Meat substitutes: formulations and comparative analysis. Part 2: micronutrient intakes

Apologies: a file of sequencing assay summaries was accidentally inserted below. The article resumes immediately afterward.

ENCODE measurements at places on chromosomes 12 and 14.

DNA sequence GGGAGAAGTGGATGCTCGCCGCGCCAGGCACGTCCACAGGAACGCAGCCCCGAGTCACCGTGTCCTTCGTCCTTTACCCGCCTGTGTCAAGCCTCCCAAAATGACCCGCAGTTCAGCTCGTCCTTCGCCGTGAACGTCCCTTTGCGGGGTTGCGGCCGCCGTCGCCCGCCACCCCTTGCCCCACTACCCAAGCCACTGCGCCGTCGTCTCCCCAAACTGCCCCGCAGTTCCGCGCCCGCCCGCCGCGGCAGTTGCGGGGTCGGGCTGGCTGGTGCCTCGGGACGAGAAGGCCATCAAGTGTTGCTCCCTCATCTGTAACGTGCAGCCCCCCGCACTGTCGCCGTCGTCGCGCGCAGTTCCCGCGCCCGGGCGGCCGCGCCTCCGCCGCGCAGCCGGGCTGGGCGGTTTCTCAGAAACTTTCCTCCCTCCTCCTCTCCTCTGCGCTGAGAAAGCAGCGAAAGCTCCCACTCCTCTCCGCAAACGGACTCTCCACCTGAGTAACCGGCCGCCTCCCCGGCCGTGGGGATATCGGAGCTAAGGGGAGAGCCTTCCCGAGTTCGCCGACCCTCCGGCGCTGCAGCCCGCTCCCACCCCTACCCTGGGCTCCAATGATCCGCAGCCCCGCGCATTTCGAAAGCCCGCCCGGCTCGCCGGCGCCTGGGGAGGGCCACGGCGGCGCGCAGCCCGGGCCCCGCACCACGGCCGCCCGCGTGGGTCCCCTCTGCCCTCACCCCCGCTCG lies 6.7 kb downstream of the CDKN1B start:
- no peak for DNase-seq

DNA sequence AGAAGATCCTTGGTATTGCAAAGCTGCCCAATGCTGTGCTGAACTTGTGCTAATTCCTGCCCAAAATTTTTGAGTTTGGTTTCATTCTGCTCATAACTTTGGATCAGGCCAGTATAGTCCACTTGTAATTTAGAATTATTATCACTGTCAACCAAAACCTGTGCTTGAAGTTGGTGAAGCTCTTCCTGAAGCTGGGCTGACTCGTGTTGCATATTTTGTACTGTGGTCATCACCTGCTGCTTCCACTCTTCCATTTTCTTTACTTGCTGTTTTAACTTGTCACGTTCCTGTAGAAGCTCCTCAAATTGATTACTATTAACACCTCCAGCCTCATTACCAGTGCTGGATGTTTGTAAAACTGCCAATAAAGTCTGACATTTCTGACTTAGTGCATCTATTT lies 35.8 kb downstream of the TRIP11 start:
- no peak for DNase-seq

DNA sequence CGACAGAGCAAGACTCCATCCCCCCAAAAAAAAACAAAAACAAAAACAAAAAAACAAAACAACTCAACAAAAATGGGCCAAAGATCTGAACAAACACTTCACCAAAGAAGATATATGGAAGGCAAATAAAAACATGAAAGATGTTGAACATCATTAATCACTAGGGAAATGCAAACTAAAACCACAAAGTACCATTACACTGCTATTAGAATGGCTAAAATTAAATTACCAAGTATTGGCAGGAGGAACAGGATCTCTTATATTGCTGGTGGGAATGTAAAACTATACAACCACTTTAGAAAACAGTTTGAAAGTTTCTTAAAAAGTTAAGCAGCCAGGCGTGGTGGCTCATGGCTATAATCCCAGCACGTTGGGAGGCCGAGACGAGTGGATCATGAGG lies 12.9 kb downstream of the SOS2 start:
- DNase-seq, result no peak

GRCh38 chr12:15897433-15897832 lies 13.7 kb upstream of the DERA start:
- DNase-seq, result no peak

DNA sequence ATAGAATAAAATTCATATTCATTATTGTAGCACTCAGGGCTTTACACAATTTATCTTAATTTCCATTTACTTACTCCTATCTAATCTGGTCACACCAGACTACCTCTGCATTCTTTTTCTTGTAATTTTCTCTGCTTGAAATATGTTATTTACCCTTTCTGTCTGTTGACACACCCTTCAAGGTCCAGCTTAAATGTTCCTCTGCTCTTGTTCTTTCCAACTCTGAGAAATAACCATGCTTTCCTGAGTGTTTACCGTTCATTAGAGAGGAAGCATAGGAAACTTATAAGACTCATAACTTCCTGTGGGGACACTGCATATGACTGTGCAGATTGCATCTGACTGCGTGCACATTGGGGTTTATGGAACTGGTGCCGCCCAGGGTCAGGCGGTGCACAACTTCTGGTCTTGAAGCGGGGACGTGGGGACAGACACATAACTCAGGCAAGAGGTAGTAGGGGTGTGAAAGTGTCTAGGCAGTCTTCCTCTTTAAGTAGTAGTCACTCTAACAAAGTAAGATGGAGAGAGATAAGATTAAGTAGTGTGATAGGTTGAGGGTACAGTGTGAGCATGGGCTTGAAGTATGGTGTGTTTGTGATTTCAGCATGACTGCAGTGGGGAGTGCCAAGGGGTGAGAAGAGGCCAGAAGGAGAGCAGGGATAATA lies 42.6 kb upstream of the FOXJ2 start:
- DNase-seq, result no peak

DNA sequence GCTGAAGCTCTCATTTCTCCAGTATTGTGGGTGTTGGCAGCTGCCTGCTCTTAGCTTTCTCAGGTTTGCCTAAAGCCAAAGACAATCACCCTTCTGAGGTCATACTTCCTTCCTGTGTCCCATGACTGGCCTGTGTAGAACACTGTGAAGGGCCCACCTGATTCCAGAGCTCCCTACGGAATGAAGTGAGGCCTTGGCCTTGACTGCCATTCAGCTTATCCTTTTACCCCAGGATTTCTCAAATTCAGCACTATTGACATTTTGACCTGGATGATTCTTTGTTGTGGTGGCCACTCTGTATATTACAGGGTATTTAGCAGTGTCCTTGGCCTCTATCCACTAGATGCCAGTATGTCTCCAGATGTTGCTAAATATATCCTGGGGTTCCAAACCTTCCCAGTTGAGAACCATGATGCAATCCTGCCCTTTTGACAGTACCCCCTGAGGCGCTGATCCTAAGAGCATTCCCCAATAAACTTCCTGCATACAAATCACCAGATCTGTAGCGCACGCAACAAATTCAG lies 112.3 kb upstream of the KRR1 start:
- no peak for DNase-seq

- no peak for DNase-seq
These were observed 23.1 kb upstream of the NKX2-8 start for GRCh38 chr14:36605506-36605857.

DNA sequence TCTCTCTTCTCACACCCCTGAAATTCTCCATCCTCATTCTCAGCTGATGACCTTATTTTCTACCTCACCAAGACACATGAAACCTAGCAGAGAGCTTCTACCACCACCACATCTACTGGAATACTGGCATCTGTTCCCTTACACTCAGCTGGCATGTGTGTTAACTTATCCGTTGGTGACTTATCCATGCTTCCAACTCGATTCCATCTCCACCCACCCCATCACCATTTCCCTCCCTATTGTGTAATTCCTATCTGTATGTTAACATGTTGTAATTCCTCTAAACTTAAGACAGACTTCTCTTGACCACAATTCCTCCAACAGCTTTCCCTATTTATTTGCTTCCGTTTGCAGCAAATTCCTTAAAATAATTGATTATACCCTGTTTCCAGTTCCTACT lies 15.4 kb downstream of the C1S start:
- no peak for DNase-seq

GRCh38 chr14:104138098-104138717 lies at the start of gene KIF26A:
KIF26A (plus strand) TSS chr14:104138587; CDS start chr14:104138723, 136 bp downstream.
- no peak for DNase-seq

The nutritional quality of a food is not only assessed by its protein intake and the quality of protein intake, but also by its intake of trace elements. Animal products are the only sources of vitamin B12, apart from pharmaceutical food supplements. The amounts of other B vitamins are much greater in meat products: 4 to 6 times higher for vitamin B1, 2 to 20 times for vitamin B2, 5 to 30 times for vitamin B3, 2 to 12 times for vitamin B5, 2 to 100 times for vitamin B5, as much as 30 times for vitamin B6. Less markedly, the mineral content is also higher for cooked meat or cooked meat products compared to a ready-to-eat vegetable analogue: from 2 to 9 times more zinc in meat products than in analogues and vegetarian dish sources of protein, and up to 3 times more for iron. The quantity is not the only criterion to consider. The bioavailability of Iron and magnesium is lower in plant products. These minerals, however, are well assimilated during the consumption of meat products. The efficiency of iron absorption during the consumption of meat products is partly linked to the form of the ion (ferric or ferrous iron, or heme iron, i.e. associated with hemoglobin or myoglobin) and the absence of complexes such as phenols and phytate present in plants.